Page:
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Q. Thank you for discussing the differences between Amendment U and Initiated Measure 21 on payday loans. But I think you missed the mark when you didn’t point out that one of the proposed laws is an amendment and one is an initiated measure. Can you clarify the difference between the two and offer more information for the still-undecided voter?

A. You have made an excellent point, and since I’ve received a number of comments on my last column, I think it is worth the time to offer more information on this issue.

To clarify, South Dakotans are not voting on whether payday lending should be legal. Under the provisions in Amendment U and Initiated Measure 21, payday lending will remain legal. Initiated Measure 21 limits the interest rate to 36 percent , while Amendment U does not limit interest rates for written payday loans. Payday loans are in writing, so don’t be confused by any verbal limits — they would be ineffective.

An amendment supersedes an initiated measure. So if a person votes yes on Amendment U and yes on Initiated Measure 21, believing that there should be increased regulation on payday lending, then the result will actually be no regulation of interest rates on payday loans. The amendment will trump the initiated measure. Therefore, the 36 percent cap on payday loans will not exist, and payday loans will continue to have unlimited interest rates.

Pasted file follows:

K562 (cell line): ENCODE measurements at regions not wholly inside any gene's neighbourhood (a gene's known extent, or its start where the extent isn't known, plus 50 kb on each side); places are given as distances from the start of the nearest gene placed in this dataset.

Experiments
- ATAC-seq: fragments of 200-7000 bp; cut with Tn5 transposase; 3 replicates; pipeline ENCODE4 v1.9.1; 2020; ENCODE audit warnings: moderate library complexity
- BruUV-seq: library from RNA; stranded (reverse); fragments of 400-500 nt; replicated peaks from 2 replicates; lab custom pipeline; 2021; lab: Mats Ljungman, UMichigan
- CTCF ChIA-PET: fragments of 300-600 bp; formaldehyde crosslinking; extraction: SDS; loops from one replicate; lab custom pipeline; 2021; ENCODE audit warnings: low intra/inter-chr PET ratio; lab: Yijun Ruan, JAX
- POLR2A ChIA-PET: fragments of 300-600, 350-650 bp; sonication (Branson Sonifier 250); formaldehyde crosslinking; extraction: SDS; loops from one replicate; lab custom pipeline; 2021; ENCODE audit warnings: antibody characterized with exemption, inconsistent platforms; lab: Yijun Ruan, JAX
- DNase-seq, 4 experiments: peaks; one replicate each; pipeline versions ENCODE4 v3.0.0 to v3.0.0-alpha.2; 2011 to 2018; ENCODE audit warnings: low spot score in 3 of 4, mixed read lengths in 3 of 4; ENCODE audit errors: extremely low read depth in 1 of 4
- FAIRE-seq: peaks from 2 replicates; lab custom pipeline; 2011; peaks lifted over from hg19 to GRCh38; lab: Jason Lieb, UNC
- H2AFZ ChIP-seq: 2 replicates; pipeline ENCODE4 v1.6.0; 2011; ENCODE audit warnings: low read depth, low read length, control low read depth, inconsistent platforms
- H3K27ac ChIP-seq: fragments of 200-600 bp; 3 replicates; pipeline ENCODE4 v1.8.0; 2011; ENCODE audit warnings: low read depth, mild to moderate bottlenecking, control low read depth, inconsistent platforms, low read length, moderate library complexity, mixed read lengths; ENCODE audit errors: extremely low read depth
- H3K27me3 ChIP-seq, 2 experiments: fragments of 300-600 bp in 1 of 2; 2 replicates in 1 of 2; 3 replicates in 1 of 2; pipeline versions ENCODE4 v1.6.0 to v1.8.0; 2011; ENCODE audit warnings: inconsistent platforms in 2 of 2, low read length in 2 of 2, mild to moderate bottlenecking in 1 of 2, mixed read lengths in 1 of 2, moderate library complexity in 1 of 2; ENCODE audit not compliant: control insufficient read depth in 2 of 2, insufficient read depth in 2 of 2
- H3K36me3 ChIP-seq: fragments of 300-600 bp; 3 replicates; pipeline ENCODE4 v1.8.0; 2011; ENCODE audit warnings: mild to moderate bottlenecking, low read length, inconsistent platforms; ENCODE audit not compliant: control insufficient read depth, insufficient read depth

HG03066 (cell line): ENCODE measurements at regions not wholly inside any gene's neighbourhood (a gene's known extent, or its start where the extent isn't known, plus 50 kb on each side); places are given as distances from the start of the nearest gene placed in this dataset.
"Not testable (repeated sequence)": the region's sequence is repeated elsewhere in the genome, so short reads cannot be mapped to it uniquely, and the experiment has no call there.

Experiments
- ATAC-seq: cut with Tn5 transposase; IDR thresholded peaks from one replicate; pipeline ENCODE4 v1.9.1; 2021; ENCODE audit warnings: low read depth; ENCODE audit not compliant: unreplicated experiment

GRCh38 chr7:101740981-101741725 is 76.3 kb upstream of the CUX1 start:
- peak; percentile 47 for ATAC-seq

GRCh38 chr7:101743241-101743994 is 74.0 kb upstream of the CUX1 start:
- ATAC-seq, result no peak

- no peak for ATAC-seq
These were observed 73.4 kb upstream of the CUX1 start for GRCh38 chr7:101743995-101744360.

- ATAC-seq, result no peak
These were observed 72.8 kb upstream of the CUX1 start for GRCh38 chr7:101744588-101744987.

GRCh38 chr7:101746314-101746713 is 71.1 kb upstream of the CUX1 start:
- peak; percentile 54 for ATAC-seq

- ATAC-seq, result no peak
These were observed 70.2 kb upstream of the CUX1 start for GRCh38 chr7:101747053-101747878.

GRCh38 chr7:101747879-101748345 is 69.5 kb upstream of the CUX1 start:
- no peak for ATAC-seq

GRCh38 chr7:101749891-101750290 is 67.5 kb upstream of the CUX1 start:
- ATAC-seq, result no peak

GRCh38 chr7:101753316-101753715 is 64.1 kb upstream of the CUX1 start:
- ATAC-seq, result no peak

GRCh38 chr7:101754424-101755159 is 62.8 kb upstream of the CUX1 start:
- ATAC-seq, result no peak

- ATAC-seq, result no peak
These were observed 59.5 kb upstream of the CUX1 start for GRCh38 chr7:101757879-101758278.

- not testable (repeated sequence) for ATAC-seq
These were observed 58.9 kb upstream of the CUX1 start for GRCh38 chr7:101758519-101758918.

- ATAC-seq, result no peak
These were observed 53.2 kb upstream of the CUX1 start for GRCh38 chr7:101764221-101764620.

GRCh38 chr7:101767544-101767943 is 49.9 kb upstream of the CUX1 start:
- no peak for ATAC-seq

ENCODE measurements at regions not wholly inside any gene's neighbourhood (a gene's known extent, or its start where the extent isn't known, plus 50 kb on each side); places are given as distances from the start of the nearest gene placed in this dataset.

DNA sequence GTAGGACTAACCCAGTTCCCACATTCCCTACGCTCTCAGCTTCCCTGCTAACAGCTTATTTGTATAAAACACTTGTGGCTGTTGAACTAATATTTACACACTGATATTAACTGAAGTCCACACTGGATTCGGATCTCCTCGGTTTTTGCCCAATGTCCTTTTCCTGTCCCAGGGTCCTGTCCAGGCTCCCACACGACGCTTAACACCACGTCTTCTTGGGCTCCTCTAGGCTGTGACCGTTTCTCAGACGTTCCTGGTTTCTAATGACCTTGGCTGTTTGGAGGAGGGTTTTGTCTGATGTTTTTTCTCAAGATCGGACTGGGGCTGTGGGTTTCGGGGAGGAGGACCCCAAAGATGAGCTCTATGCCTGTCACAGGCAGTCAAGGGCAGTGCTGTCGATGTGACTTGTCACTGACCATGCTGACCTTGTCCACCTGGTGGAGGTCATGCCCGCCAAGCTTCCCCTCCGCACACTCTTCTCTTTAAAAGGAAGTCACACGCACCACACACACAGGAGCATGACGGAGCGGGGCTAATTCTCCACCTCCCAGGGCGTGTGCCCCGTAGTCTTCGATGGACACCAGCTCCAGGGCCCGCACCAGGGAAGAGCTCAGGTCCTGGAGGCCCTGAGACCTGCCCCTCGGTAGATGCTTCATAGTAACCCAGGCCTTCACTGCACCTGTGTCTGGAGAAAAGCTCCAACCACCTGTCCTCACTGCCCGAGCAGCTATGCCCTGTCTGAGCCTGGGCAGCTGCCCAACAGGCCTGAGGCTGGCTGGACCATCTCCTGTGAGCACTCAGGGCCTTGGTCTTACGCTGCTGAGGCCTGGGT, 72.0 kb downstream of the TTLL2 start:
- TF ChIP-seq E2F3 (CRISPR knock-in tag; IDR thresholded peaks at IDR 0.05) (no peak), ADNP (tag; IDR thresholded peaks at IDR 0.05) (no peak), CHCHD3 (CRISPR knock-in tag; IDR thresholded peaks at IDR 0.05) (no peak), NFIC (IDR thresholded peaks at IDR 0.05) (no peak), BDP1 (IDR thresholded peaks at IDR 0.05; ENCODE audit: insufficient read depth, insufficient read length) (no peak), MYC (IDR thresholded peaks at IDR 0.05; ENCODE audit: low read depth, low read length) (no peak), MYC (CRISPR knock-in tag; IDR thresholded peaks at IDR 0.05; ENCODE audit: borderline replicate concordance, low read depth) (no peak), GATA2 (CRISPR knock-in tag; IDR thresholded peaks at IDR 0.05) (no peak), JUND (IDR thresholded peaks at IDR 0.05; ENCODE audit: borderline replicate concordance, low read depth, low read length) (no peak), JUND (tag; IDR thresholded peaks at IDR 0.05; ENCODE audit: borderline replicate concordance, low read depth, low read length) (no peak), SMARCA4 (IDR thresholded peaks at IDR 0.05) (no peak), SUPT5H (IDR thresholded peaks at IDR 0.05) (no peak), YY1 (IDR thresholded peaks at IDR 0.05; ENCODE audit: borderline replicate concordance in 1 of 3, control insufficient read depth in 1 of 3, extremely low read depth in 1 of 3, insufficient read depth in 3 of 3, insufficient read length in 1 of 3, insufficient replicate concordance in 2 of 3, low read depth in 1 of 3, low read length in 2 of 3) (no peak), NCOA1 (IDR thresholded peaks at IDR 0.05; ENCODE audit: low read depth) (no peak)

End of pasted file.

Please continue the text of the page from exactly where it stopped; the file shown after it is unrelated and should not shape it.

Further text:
If you would like to see the interest rate on payday loans regulated, then you would vote yes on Initiated Measure 21. But you must also vote no on Amendment U. On the other hand, if you want interest rates on payday loans to remain unlimited, you would vote yes on Amendment U. Then it doesn’t matter whether you vote for or against Initiated Measure 21.

If you like having access to payday loans, then it would be in your best interest to vote no on Amendment U and yes on Initiated Measure 21. This would cap the interest rate at 36 percent on a payday loan, which a better deal than what is currently available. While 36 percent may seem high, you need to keep in mind that a payday loan is a short-term contract, and it is riskier than some other kinds of loans.

If you would like more regulation on payday loans, then you would also vote no on Amendment U and yes on Initiated Measure 21. While this would not stop payday loans, which isn’t an issue on the ballot, it would at least limit the interest rate to 36 percent.

Regardless of the stance you take, it’s important for you to make your voice heard. Please take the time to consider the provisions of Amendment U and Initiated Measure 21 and vote on Nov. 8.

Bonnie Spain is the executive director of Consumer Credit Counseling Service of the Black Hills, a United Way member agency. To contact her, email

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